Usage: Eminent or Imminent?

Apr 29, 2020 | Posted by Jennifer


Homophones, words that sound the same but that have different spellings or meanings or both, can be tricky to remember. Some of the earliest homophones students learn are its and it’s as well as their, there, and they’re. Today’s confusable words, both adjectives, while not homophones, are frequently pronounced similarly enough as to be indistinguishable from each other. What words are they? Eminent and imminent.

Knowing a bit of Latin really helps with knowing the difference between these two words. Both of these words have the same root: minēre, which means “to project” or “to jut out.” Both words also have prefixes. In the case of “eminent,” the Latinate prefix is e-, which comes from the Latin preposition ex-, and means “out of.” Combining the prefix and its base, minēre, the word means “to stand out.” Therefore, a person who is eminent is prominently recognized in his or her field.

Now let’s turn to the word imminent. Its base is also minēre. The prefix, however, is im-, which is a form of the Latin preposition in-, and means “in,” “into,” “within,” or “upon.” Taking what we learned about minēre, then, we can combine the two to come up with an approximation of the meaning: to be near to something that juts out. Extending that a bit further, something that is imminent is near to the time that it will happen.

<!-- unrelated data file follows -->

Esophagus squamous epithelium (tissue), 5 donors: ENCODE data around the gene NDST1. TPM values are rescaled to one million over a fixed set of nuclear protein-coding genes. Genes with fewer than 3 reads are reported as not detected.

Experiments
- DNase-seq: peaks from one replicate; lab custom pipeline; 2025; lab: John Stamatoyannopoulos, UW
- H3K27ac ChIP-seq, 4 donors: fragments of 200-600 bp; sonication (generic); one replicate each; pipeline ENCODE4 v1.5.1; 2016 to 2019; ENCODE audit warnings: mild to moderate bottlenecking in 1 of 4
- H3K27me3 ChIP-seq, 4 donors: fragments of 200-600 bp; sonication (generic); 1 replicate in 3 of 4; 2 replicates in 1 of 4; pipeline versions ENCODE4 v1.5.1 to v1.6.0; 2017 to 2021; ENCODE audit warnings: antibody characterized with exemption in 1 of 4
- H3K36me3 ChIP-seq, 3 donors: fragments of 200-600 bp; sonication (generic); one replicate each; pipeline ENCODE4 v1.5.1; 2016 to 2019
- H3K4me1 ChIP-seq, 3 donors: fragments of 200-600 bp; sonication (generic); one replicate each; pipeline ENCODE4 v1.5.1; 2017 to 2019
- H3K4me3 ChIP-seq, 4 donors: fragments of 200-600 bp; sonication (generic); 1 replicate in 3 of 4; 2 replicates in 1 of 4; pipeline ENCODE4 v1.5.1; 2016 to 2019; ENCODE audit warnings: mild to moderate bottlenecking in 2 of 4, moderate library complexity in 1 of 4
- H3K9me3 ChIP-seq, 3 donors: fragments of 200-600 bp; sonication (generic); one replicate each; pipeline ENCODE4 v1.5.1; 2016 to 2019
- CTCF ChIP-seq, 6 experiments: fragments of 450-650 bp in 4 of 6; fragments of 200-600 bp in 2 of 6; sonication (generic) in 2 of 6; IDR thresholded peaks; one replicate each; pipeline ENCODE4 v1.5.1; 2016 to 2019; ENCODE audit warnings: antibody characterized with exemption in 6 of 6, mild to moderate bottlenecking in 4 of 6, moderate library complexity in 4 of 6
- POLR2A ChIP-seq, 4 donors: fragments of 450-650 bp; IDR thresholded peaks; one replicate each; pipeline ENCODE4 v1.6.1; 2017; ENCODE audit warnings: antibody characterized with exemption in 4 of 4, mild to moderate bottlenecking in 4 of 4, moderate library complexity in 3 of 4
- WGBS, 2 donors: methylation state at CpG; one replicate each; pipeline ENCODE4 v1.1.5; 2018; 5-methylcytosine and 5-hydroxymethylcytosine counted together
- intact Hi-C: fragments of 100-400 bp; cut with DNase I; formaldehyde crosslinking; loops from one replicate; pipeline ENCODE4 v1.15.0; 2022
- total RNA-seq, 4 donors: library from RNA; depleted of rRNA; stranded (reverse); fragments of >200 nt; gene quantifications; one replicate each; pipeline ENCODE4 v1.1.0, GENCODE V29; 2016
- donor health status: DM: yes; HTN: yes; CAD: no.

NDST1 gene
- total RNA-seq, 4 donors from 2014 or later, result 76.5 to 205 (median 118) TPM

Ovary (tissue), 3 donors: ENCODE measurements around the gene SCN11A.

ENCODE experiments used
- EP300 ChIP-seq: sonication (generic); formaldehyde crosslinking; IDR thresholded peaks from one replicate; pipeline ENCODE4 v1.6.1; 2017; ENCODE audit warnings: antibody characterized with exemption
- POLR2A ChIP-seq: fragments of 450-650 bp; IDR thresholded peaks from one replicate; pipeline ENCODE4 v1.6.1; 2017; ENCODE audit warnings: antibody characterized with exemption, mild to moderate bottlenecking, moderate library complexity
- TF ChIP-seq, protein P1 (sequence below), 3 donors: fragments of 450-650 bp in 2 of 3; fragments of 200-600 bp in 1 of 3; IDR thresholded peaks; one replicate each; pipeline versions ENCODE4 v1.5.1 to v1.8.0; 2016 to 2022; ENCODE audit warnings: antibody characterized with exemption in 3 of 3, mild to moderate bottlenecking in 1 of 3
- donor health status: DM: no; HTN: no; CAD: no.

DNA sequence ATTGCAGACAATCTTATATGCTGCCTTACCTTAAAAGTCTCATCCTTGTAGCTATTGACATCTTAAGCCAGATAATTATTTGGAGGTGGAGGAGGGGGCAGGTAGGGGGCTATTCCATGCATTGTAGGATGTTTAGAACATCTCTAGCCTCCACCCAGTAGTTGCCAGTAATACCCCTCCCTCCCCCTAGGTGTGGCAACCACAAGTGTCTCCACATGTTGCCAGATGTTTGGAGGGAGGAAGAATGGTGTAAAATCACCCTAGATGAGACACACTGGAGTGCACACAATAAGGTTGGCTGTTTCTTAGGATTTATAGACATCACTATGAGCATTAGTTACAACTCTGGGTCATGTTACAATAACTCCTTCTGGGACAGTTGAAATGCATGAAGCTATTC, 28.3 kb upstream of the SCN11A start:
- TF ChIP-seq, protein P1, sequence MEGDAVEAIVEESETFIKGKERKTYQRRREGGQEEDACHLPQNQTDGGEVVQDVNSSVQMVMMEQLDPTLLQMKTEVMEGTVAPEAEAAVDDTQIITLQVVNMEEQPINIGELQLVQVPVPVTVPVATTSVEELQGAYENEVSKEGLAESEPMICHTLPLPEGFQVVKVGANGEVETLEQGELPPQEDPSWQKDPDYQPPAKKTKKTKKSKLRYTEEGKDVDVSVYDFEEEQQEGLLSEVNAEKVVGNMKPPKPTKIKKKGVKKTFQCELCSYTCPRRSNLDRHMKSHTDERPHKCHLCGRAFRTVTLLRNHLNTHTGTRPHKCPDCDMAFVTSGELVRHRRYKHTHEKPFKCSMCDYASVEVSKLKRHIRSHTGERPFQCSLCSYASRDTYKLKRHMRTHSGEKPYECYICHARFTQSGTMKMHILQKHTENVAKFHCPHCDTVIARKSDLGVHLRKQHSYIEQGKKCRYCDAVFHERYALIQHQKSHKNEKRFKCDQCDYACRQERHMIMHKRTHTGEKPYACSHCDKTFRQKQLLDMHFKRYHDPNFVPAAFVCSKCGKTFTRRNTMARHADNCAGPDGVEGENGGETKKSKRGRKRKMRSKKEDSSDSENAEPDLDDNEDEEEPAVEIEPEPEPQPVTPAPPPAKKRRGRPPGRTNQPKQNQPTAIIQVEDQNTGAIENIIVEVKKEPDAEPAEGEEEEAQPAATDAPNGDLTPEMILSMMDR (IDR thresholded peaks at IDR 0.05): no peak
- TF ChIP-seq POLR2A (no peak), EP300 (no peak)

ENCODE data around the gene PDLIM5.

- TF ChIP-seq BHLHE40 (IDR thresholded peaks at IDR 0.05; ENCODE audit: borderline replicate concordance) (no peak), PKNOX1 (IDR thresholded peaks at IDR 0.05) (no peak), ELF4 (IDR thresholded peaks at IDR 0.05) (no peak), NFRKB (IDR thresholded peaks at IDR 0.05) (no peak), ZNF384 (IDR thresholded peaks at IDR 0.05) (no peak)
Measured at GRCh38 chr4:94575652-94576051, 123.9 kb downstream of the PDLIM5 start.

So now we have a complete picture. The word eminent means someone who is highly regarded as an expert within his or her particular field. Imminent, however, means something that is about to happen. I like to remember the difference between these two words this way: Someone who is eminent stands out, whereas something that is imminent is close to happening.

Fix It! Grammar is a great source for learning about homophones. They are introduced throughout the various levels. If you haven’t yet tried the program, download the free lessons that can be found at They include three weeks of Fix It! Grammar at three different levels.

Additionally, a source that I like to consult when I’m searching for a deeper understanding of the components of a word is Etymonline. If you have any inquisitive students who want to know more about the words they are encountering, it’s a great place for you to begin their investigation. Explaining and defining the words you are curious about, this online dictionary is also a great way to learn about the history of words.

As you sleuth out more and more words with your students, they will come to recognize that larger words are frequently made up of smaller, meaningful bits of words called morphemes. Morphology, the study of the forms of words, offers a practical way for students to learn about morphemes, which can expand students’ vocabularies, support spelling, and assist in the comprehension of the material they read. But even better, morphemes are fun to learn about as well.

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